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Printing Terminology: What is Die Cutting?

A cutting die used for paper substrates

Understanding the use of Die Cutting in printing

In the printing industry, Die Cutting refers to a process that uses sharpened steel blades to cut specific shapes, patterns, and designs in paper, cardstock, or other materials.

The thin steel blades, known as rules, can be formed into a variety of interesting shapes to add creativity and uniqueness to printed pieces. The blades are engineered to produce clean and accurate cuts, ensuring that each custom shape is consistent in size and quality.

A blue die cut door hanger on a door handle
A die-cut door hanger that is both creative and functional

Die-Cutting is like an industrial cookie cutter

The die cutting procedure functions very similar to a cookie cutter…where a preformed shape with a sharp perimeter edge is forced through a substrate using pressure.

In addition to adding a custom-shaped perimeter to printed pieces, die cutting can also be used to cut shaped holes or "windows" within the printed pieces.

The Die Cutting Process

Once all the details and dimensions of the desired shape have been determined, specialized software is used to create a layout of the shape. After this layout has been finalized and approved, it is transferred to a base material.

The most common base material is a strong and stable wood, such as birch or maple. Nylon and composite boards are sometimes used as well. The outline of the design is engraved into the base material using a laser or router. The cutting process follows the design precisely to ensure the accuracy of the final product.

Steel rules, which have been sharpened to provide the cutting edge, are fabricated to fit into the engraved grooves on the base. Usually made from spring steel or stainless steel, the rules are carefully inserted into the base. The insertion process is usually done by hand, using a wooden or rubber mallet to firmly secure the steel rules into the base.

For efficiency, the steel rule die making process often creates multiple-up dies. This allows the die to cut a gang of shapes all at once. Not only does this practice save processing time, most multiple-up configurations nest the shapes tightly together to minimize the amount of excess paper that will end up as scrap.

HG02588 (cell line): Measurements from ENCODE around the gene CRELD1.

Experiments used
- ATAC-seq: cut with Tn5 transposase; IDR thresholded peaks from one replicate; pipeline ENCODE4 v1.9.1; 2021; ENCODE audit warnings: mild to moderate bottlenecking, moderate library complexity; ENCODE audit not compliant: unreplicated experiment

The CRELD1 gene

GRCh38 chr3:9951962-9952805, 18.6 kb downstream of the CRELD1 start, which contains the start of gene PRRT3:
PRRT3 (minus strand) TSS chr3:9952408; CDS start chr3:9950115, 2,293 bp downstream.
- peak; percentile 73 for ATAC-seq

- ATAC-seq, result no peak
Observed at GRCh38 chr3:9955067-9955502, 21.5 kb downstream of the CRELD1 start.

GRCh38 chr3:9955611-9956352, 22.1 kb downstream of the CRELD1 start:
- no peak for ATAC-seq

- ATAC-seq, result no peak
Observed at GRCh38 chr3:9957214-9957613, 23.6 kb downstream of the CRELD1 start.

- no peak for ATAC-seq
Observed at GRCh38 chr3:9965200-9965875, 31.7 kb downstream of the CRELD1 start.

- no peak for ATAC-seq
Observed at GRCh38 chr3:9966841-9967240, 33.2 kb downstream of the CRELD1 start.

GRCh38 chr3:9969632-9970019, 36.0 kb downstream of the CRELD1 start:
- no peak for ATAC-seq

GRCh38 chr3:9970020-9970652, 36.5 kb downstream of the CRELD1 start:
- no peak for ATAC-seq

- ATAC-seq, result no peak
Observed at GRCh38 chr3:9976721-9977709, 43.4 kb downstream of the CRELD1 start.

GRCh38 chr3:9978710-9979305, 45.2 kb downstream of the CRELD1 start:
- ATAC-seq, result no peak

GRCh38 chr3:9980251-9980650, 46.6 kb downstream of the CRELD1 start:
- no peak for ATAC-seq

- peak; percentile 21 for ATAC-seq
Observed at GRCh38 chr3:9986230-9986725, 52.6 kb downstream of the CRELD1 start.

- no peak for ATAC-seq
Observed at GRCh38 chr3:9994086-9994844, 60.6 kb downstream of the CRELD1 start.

Also, in addition to the sharp rules used for cutting, other types of steel rules can be used to add score lines or perforations to printed pieces.

Steel die-cutting rules mounted to a wooden base
The steel blades are surrounded by ejection rubber to help release the printed substrate after it has been cut

Once all the steel rules have been installed in the base, pieces of sponge rubber are affixed to the base on both sides of the rules. These spongy pieces are known as "ejection rubber." In addition to stabilizing the substrate as the blades penetrate it, the ejection rubber acts to push the printed substrate away from the die blades once it has been cut through. This makes for easier removal of the finished pieces.

When the construction of the die unit is complete, it will be mounted into a machine that presses it into the printed substrate, creating a clean and precise cut. The die cutting machine is continually fed with printed sheets, cutting them quickly and accurately until the project is complete.

An assortment of seven die-cutting blades
In addition to cutting, steel rules can be designed to add score lines or perforations to a printed substrate

The Significance of Die Cutting in Printing

Die cutting serves several purposes in the printing industry. First of all, it allows for the creation of custom shapes and designs that cannot be achieved through traditional straight-line cutting methods. Because customization makes a printed piece more visually interesting, it is particularly effective for marketing materials where the goal is to create a memorable impression.

Secondly, die cutting serves many functional purposes. A die cutting operation can be used to make custom index tabs, create hooks or holes for door hangers or tags, add business card slits to brochures or presentation folders, fabricate fold-out elements or rounded corners, and a host of other features essential to the functionality of many printed products.

Let Color Vision help you make a lasting impression...

In today's competitive business world, companies are always looking for ways to stand out from the competition and make a positive, long-lasting impression. Die Cutting can take a printed design to the next level, adding uniqueness and creativity to a variety of projects.

If you are looking to explore the benefits of die cutting services, get in touch with Color Vision at 800-543-6299. Or, if you already know your project's specs and would like to receive an emailed quote, simply click here to submit a quote request. As always, we look forward to discussing your project and hope to hear from you soon!

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